Primera ley de Newton para jugar a tenis en la Luna
Hace 3 semanas
Vela / Ala rígida: Esta construida con fibra de carbono y kevlar. Posee ocho alerones a diferentes alturas para imitar la torsión natural de las velas tradicionales. Su altura es de casi 58 metros (57,893). De ancho mide entre 4 y 14 metros. Pesa 3.500 kilos. Costó 3,5 millones de euros. Nueve personas intervinieron en su diseño y se tardó 40.000 horas en crearla.
Trimarán: De 27 metros de eslora. Los dos cascos laterales miden 34,5 metros. La altura es de 2,3 metros en el casco principal y de 1,77 en los laterales. Y la manga de 2,11 y 1,32 metros. Ha costado en total unos 68 millones de euros. Se le han dedicado unas 110.000 horas para su diseño y unas 130.000 para su construcción.
Construcción: Se emplearon 4 toneladas de fibra de carbono en Core Enterprises, Anacortes, WA, EE.UU. Arquitectos: Van Peterghem y Lauriot Prévost (VPLP). El equipo de diseño es de Mike Drummond.
Diseño: Ha intervenido Manuel Ruiz de Elvira, un ingeniero naval español de 45 años, nacido en Punta Umbría (Huelva) y madrileño de adopción. Considerado como uno de los mejores diseñadores del mundo. Formó parte de los sindicatos españoles España Quinto Centenario (1992), Rioja de España (1995), Bravo España (2000) y a partir de ahí pasó a formar parte del equipo del Alinghi suizo. Parece que fue el navegante neozelandés Russell Coutts, tricampeón de la Copa del América quien le convenció para irse al Alinghi y ahora, actual director general del sindicato estadounidense, fichó a Ruiz de Elvira en agosto para el BMW Oracle. (Cfr. Fuente)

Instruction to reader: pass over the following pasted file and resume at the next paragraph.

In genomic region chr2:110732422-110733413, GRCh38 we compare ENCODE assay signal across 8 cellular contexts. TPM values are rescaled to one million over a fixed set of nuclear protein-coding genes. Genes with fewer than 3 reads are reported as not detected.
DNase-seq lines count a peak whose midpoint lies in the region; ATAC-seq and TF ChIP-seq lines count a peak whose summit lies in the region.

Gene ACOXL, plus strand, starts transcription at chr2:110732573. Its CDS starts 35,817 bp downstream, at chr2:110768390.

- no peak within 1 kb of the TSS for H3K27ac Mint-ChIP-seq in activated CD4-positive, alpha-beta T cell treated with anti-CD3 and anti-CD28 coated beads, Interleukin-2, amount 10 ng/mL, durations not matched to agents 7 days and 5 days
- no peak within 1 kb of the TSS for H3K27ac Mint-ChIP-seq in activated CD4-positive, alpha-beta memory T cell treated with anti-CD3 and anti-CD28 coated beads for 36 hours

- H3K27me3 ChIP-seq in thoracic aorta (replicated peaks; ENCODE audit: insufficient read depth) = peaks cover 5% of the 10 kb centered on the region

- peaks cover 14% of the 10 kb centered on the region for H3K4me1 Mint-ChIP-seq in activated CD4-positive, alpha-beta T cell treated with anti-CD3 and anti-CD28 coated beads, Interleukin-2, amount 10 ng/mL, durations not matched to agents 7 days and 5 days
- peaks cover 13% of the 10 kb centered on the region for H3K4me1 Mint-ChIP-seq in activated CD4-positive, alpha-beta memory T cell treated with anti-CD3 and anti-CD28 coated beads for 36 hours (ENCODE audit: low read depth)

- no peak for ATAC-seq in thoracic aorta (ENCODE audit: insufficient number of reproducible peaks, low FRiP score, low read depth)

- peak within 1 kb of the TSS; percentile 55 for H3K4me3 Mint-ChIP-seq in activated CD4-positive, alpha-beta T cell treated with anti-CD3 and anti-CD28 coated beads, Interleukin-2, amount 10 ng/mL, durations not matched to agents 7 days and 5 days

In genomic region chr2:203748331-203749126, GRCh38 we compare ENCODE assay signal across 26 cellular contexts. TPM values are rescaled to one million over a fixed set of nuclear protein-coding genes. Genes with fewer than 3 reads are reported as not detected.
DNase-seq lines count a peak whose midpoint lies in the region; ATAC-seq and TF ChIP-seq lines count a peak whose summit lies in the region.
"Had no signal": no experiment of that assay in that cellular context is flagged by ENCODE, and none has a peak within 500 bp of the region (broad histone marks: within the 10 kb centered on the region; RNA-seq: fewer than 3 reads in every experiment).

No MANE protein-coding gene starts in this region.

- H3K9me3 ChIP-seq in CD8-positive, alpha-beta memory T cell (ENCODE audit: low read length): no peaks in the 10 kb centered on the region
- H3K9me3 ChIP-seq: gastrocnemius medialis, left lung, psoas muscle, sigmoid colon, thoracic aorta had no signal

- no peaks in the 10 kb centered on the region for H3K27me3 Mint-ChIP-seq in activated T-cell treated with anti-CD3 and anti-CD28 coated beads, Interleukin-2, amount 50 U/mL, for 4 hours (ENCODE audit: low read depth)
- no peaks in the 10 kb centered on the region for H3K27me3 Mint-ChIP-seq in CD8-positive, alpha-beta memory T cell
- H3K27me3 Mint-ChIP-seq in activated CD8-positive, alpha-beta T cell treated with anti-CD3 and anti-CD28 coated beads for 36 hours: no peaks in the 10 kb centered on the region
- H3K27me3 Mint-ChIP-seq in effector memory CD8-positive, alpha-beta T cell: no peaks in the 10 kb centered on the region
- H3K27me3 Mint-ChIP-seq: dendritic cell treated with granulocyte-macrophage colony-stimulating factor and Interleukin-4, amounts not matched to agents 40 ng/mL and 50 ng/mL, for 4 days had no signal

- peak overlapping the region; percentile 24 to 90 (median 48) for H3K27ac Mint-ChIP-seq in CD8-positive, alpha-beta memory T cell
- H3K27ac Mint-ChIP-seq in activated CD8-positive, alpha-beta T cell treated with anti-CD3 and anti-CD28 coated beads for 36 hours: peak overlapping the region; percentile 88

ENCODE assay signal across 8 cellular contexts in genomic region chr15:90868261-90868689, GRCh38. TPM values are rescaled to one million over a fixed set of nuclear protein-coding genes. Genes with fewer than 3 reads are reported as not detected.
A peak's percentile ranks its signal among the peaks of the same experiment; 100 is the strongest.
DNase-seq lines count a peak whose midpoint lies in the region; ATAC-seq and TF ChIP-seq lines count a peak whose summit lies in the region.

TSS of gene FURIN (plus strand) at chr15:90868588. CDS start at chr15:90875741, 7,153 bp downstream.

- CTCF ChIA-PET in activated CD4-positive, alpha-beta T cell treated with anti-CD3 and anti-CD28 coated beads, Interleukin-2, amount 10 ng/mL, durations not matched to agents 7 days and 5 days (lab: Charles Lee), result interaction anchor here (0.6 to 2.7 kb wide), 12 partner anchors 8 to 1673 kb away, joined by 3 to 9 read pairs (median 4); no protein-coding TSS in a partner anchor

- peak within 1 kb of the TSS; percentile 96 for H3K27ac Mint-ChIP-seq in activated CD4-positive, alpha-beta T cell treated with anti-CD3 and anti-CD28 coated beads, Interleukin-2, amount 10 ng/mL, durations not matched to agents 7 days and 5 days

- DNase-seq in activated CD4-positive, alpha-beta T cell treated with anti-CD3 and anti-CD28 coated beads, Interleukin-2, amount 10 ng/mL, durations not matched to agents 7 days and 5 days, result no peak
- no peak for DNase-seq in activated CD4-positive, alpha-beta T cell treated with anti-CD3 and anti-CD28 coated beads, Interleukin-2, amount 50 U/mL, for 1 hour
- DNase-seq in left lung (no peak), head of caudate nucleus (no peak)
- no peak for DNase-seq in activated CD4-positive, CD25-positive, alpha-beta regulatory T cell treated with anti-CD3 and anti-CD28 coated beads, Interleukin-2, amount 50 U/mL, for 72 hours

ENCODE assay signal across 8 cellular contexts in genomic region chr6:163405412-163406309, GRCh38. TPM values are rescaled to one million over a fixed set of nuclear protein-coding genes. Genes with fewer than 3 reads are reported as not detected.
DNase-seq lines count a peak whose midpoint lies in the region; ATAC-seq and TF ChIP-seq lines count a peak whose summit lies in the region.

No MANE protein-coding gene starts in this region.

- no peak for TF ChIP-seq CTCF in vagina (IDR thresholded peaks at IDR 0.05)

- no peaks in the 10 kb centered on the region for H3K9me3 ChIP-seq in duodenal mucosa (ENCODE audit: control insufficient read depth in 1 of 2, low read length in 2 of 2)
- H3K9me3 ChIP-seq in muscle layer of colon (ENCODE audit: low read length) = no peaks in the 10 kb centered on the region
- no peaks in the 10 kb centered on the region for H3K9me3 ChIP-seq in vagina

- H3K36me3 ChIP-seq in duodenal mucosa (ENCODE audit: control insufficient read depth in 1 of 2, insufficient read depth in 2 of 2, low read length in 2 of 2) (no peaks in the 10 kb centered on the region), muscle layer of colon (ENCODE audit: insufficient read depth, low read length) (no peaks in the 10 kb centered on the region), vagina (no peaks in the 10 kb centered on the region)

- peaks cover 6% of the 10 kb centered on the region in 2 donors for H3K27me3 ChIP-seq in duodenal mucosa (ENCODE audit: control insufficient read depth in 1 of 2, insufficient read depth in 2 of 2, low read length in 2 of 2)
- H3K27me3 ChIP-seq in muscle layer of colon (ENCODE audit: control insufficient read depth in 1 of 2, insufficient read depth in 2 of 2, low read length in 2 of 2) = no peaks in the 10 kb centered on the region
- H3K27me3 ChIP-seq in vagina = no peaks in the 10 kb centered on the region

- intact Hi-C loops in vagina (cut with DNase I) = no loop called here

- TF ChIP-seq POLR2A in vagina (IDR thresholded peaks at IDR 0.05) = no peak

Las velas las diseñan ingenieros aeronáuticos. Una vela es un ala vertical sobre la que se ejercen los mismos principios físicos que en un avión. En algunas competiciones entre catamaranes clase C, -Little America´s Cup- , narran que compitieron cuatro portando la mayor rígida. Uno de los diseños tenía tres partes partes móviles, semejantes a la estructura de un ala moderna. Era 2004.
By Andrew Campbell (More articles by this author)
The clew tie-down
The clew tie-down is all about keeping the clew as tight to the boom as possible, which keeps the leech tension tight. In the past you'd do this by wrapping a line several times around the boom, passing it through the grommet, and tying it. The problem was the wraps created friction and inhibited the outhaul from being eased quickly and easily. Reliability of the knot was also an issue, as was the type of line you used (stretchy line equals poor leech tension). The legalization of a Velcro strap (like a watchband) eliminated the need for tying knots at the clew and lessened the friction. Last December the class approved a metal sleeve-and-hook system, which may indeed become the standard. The versatility of the Velcro band, however, outweighs the possibility of having hang-ups involved with a hook at the end of the boom, so I've stuck with it.